Effects of obesity on E2

Observational studies have consistently found a negative linear correlation between serum testosterone and body mass index in men (125). Insulin resistance lowers SHBG and therefore total testosterone, but as obesity increases, free testosterone also falls, and this is associated with low or inappropriately normal LH. One hypothesized mechanism is that in obesity, excess adipose tissue aromatase activity elevates E2 concentrations, which increases negative feedback on LH production. In the 1970s higher E1 and E2 serum concentrations and urinary production rates were reported in obese men compared with lean controls (126). However, there are little subsequent data to support the excess aromatization hypothesis. For example, a study by Dhindsa et al. employed mass spectrometry and equilibrium dialysis to accurately measure total and free E2 in obese men with type 2 diabetes with either subnormal or normal serum free T (127). Men with subnormal free testosterone had lower E2 concentrations than those with normal serum free testosterone. In Dhindsa’s study, and also in the European Male Aging Study in which men mostly did not have diabetes (128), testosterone and E2 concentrations were positively correlated.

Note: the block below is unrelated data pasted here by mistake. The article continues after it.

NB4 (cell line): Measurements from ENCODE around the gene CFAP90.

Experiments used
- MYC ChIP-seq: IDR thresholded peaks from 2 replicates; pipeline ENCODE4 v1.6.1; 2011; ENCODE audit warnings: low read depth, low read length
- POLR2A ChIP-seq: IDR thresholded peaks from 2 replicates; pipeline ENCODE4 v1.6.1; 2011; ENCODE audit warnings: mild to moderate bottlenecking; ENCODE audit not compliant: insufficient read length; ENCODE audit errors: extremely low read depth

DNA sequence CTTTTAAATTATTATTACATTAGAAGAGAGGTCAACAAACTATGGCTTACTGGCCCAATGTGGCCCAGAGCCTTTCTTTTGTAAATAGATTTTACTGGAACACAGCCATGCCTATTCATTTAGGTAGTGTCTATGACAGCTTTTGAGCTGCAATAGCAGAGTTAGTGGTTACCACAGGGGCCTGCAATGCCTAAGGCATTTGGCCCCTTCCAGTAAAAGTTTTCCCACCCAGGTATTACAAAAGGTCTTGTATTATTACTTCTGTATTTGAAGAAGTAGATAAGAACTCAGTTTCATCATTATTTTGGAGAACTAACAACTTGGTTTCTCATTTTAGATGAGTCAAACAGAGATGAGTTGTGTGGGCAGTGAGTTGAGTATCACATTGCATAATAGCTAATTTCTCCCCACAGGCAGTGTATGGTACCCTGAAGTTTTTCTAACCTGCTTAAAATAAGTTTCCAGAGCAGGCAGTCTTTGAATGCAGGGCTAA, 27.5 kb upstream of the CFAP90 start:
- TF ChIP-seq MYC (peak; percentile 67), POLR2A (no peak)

Glucose metabolism

Subnormal serum testosterone is prevalent in men with type 2 diabetes. Contrary to the hypothesis that this low testosterone is due to negative feedback from elevated serum E2 produced by excessive adipose tissue aromatase, Dhindsa et al. showed that E2 in men with type 2 diabetes is low and remains directly correlated with serum testosterone (127).